The catalyst for John's spiritual redemption is the pattern of numbers found in the time capsule, a harbinger of doom that puts into perspective how little time he may have left with Caleb. If one can withstand enough disbelief to get through the basic premise of "Knowing," what he or she will find is an at times startling sci-fi thriller that, until the questionable third act (for once, kept out of the trailers and promotional materials for the picture), isn't necessarily as far-fetched as it might seem. Indeed, the traumas faced by John are so realistic that the PG-13 rating is stretched to the boundaries and beyond. A horrible airliner crash in the pouring rain and John's subsequent attempt to save the imperiled passengers while walking through a maze of smoking rubble, debris, and screaming people on fire is chilling and unforgettable, made all the more authentic by being told in a single shot with zero cutaways. Likewise, Caleb's vision of a cataclysmic landscape littered with woodland animals fruitlessly trying to escape the blaze around them is an achievement in both concept and visual effects.
In tracking down Lucinda Embry, the woman whose childhood self prophesized the future, John and Caleb meet her grown daughter, single mother Diana Wayland (Rose Byrne), and young granddaughter Abby (Lara Robinson). Diana flees when John tries to question her about her mom's abilities, but soon comes around as she realizes he is telling the truth. She also knows more than she initially lets on. With the four of them visiting Lucinda's ramshackle home and investigating the source of what she knew as the world hurdles toward calamity, the film reminds of 2002's "The Ring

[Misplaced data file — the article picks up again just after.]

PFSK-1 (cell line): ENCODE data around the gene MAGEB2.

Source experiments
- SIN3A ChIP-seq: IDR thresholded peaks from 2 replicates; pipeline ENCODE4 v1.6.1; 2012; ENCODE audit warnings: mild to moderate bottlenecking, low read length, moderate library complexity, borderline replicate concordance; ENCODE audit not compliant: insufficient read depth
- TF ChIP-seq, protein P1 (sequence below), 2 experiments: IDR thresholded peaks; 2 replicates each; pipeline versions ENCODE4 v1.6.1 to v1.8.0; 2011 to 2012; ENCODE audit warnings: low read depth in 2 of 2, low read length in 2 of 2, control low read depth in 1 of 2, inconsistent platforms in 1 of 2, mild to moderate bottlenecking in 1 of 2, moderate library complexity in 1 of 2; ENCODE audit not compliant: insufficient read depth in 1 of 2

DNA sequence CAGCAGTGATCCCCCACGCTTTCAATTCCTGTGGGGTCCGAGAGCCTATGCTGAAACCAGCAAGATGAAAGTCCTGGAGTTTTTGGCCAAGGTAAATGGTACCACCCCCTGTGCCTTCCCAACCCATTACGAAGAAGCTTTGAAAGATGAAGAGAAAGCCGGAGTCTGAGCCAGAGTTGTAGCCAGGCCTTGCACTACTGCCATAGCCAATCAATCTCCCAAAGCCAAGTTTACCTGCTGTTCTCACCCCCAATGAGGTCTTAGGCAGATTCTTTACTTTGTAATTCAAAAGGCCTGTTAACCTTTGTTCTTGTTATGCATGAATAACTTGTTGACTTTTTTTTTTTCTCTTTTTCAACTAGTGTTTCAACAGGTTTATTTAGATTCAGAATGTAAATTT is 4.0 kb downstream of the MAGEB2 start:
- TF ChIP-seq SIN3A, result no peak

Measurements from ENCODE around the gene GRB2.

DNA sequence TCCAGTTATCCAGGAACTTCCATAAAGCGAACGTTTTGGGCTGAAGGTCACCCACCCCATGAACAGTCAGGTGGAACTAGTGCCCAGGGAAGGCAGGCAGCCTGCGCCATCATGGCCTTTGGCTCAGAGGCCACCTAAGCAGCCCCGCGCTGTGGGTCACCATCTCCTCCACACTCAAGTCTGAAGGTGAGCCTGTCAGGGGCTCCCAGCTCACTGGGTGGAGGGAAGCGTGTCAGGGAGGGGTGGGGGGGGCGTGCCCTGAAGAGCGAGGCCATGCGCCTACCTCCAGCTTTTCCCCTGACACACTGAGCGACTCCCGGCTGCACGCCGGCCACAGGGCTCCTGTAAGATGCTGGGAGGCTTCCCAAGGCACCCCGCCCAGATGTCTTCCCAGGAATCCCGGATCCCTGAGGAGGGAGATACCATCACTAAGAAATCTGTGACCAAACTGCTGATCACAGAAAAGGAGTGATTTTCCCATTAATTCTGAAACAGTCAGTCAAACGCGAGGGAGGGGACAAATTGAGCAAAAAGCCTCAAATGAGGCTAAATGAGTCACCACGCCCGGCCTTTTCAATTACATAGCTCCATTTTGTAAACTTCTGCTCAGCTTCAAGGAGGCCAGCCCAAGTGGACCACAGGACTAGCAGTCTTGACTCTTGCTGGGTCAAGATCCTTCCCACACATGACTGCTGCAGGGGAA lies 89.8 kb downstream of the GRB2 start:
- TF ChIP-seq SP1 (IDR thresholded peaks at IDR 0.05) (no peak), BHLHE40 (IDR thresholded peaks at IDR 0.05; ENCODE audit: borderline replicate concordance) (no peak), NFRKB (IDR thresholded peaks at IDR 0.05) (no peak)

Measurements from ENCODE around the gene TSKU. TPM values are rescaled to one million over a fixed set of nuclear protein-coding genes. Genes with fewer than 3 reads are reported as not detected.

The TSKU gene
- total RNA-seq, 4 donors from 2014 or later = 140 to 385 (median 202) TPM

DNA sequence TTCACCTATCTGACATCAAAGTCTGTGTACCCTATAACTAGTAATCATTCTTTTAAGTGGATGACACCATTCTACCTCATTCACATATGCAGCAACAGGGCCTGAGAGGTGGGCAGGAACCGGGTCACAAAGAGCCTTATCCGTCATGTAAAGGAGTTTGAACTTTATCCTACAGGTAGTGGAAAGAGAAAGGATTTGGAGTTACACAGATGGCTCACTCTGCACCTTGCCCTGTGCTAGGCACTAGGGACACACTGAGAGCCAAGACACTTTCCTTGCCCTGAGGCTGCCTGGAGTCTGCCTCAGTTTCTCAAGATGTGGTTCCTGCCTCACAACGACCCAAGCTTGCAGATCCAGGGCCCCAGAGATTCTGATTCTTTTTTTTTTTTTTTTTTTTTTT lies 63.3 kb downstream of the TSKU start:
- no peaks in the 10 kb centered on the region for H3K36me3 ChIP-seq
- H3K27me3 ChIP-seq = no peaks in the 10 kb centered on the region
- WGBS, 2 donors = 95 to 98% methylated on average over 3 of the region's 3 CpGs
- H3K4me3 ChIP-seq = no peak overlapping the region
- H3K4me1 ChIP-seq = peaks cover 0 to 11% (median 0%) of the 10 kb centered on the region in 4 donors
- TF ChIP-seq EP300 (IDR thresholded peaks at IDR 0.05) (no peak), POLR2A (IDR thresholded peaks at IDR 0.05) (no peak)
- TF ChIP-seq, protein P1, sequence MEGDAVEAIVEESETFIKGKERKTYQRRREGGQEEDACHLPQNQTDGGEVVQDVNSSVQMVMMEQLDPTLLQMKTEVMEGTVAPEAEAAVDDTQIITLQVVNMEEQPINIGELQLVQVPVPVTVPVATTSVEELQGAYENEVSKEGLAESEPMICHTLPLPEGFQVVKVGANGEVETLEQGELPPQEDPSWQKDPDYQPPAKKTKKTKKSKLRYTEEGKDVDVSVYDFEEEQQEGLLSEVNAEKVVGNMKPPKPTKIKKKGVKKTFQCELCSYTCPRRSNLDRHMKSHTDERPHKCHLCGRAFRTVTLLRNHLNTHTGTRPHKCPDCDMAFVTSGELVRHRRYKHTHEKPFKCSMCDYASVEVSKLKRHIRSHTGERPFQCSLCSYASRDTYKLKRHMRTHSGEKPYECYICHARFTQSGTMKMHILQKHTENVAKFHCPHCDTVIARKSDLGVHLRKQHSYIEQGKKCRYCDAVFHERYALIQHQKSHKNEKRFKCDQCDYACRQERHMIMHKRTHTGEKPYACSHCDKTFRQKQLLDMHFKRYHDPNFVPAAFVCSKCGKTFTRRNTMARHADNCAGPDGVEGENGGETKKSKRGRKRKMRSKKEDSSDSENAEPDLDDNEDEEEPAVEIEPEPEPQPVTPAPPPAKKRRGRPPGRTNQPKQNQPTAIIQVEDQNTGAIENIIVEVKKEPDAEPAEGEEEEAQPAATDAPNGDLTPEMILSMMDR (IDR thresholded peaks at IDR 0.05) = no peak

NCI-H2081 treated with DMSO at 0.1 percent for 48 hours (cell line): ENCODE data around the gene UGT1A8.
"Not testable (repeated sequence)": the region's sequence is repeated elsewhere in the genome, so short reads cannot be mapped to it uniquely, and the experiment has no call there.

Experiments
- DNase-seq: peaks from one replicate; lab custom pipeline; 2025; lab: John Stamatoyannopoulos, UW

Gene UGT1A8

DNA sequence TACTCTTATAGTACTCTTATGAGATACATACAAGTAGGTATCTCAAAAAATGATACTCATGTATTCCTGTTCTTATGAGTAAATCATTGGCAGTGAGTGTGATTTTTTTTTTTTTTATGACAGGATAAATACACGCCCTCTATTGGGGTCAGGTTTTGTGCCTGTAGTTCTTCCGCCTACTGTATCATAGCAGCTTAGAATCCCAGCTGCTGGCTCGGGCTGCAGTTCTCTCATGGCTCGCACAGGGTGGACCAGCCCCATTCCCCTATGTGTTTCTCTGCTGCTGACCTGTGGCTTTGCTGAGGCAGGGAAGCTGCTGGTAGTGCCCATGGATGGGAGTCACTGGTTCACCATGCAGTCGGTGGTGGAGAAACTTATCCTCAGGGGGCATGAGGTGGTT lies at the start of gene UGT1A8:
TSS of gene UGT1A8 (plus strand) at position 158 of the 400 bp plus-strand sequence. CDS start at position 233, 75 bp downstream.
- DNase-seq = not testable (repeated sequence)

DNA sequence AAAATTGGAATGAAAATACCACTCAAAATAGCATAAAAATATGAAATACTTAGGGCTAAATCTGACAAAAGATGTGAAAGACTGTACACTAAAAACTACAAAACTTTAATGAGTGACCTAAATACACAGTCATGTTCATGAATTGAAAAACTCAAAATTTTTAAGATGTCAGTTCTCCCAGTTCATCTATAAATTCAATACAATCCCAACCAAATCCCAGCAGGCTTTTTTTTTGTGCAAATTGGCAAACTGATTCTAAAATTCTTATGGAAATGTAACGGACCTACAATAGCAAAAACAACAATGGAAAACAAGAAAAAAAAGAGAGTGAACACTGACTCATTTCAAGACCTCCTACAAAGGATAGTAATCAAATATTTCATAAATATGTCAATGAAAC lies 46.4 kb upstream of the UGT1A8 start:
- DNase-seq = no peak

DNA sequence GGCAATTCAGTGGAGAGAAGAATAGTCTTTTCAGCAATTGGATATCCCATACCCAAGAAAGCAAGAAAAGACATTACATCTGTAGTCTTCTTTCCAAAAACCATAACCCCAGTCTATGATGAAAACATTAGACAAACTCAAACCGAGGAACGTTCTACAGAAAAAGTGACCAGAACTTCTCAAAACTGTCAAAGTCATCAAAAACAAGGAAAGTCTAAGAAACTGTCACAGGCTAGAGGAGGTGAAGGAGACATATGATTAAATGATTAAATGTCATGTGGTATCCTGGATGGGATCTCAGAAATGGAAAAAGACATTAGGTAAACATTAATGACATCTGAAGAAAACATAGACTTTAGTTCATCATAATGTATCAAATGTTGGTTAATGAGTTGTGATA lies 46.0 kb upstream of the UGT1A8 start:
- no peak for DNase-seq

" in atmosphere and dread. Additionally, director Alex Proyas owes Steven Spielberg a debt of gratitude, as at least three of his works are indirectly but undeniably recalled here.
Nicolas Cage's choice in projects is as uneven as any A-lister in Hollywood. For every "Leaving Las Vegas," "Adaptation
," and "The Weather Man
" there is "The Wicker Man
," and "Bangkok Dangerous
." If this latest effort lands somewhere in the middle, credit Cage for delivering a warm, dedicated performance. A scene where he lays in bed beside his son and holds him, perhaps for the last time, is the film's most dramatically affecting moment. Later sequences tugging for emotion are more predictable and so fraught with symbolism that it all becomes too on-the-nose. As son Caleb, Chandler Canterbury (2008's "The Curious Case of Benjamin Button
") is a child actor whose unpolished line deliveries and reactions are an attribute that add to his naturalism and believability. Canterbury's intuitions on how to handle himself in a wide array of situations guide him toward the truth of each scene. Lending support to what is Cage's and Canterbury's story are Rose Byrne (2007's "28 Weeks Later
"), astonishing in her ability to scream and freak out as Diana Wayland; newcomer Lara Robinson, better as spooky, 1959-era Lucinda than in the stone-faced dual role of modern-day Abby; and Nadia Townsend, a likable fresh face who runs with her handful of scenes as John's worried sister Grace.
Alternately ludicrous, eerily plausible and just a tad overreaching, "Knowing" shares its finer points with shortcomings and comes up with an overall cinematic experience more ambitious than most big-budget special effects extravaganzas. For that, it gets points, and for the relentlessly inspired music score by Marco Beltrami (2008's "Max Payne
"), tinges of Hitchcock regular Bernard Herrmann showing through, sequences such as one set at a gas station and another in a New York City subway ratchet to near-greatness. Not every plot point is airtightthe hows and whys of one very big revelation, not to be given away here, are left unansweredand director Alex Proyas' reach for greater meaning is negligibly successful, but the visceral impact should not be discounted. "Knowing" might be flawed, but it is also taut, vivid, and uncompromising. If it takes some wrong steps along the way, that is only because it tries so hard.